Something to Prove: Samuel Boakye’s Story – Part 2

Continued from last month’s edition of the Downsview Advocate, we conclude the story of Samuel Boakye’s transition from a disinterested, tough-guy student into a caring and ambitious adult.

When half a year of boarding school in Ghana saw no strong improvement in Samuel’s attitude or grades, he was sent to live at the large house shared by his two uncles and their families.  His father did not enroll him in school, so Samuel spent his time helping out with household chores, socializing with his family, and exploring Ghana.

During his long walks through the city and countryside, Samuel began to really think about his future, and what sort of man he would become.  It was at this time, that Samuel overheard a conversation between his father and his uncles.  His father had brought Samuel’s report card from boarding school and the three were discussing the next steps of Samuel’s education.  Samuel’s father was exasperated with his son, but what was most painful to hear was that his father had simply accepted that his son would not amount to anything.  Even worse, he seemed to find humour in it.

Throughout his youth, Samuel always found it important to be popular and respected by his peers.  Why didn’t the opinion of his family matter?  But that day it finally did, and it hit him like a sledge hammer.

He did not confront them, but rather he made a silent promise to himself that when he was sent once again to school, that he would prove them all wrong and succeed.  In his own words, he was finally going to “try”.

While that conversation between his father and uncles helped awaken a desire to show the world that he could succeed in school, it was another event altogether that made him appreciate the opportunities of his own life.

One evening, Samuel decided to take a bottle of Irish Cream from his uncle’s liquor cabinet without asking for permission, and shared it with a friend.  The next day, Samuel overheard his uncle looking for the bottle to serve to guests that had visited the home, but Samuel remained silent on the matter.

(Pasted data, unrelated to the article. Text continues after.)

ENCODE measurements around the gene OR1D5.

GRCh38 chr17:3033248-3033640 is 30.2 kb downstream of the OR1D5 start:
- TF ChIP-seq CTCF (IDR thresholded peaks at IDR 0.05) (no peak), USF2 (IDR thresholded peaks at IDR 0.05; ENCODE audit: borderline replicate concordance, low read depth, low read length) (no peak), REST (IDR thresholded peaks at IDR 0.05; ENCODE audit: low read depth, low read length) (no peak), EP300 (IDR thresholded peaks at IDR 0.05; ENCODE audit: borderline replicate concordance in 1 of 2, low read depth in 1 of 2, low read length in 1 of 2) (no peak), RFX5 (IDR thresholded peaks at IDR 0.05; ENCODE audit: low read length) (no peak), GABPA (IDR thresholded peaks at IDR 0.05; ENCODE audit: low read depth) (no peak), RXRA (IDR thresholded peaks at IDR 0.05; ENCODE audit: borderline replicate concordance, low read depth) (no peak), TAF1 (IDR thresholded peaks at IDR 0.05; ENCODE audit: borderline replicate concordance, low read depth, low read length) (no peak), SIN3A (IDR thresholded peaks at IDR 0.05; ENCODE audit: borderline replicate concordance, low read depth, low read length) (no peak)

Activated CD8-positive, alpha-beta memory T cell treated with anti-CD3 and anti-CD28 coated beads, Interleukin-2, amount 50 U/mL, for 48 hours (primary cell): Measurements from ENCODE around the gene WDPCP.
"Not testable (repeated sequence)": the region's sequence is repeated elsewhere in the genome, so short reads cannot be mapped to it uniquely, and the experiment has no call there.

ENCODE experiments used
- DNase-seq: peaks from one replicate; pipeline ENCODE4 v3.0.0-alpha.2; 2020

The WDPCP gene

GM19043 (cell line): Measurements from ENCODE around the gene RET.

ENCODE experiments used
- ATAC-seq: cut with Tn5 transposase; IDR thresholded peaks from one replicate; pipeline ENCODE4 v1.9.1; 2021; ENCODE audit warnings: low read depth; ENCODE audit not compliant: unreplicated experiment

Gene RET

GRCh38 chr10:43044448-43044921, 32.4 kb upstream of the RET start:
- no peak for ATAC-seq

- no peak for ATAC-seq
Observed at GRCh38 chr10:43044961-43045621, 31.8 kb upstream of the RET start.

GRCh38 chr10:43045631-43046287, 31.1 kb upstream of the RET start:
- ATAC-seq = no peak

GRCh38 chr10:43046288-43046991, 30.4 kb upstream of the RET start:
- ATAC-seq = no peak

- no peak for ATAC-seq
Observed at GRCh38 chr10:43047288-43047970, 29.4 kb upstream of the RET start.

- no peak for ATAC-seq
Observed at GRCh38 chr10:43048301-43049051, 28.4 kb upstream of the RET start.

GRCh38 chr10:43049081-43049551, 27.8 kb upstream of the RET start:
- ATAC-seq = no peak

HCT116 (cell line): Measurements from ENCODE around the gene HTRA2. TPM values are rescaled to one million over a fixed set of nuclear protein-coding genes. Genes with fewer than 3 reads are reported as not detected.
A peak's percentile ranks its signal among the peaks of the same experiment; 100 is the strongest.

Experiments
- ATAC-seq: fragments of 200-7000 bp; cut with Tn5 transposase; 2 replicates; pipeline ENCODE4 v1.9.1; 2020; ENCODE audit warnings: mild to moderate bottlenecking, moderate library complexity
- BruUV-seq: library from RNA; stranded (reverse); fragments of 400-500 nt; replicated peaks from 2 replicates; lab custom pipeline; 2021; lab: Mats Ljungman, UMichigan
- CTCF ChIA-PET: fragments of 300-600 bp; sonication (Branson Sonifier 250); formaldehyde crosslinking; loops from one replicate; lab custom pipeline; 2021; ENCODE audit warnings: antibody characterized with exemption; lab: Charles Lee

The very next morning, Samuel was awoken by his uncle who in turn accused him of stealing the bottle and threatened to tell the whole family.  Not wanting that embarrassment, Samuel confessed.

As punishment, Samuel was taken to the lumber yards of his uncle’s business and put to work for the next two weeks without pay or special treatment.  So there he worked, day after day in the sweltering summer heat, while sleeping away the nights in a small hotel room full of insects.

“Working there, I realized the blessings of my own life.  Of course, I knew what I had before but it never really dawned on me.” Samuel reflected. “The guys there worked hard labour for $50 a month and actually appreciated the opportunity to work to feed their families.”

Samuel eventually returned to Canada as a new person.  He fulfilled his promise and is now completing his studies at the University of Toronto.  He continues to work in the field of youth mentorship, turning the lessons he learned in his youth into a great strength to push young people to succeed.

Samuel’s story proves that it is easy for us, as adults, to forget the pressures youth face.  It can even be easier to look at a younger person in the midst of their struggles and confusion, and to simply write them off as future fallen adults.

“I know what it means to be in the dark and to be naive and to not know what are you doing until the point of near self-destruction.” says Samuel, “It is so sad to see a young person die because they had no chance to change.”

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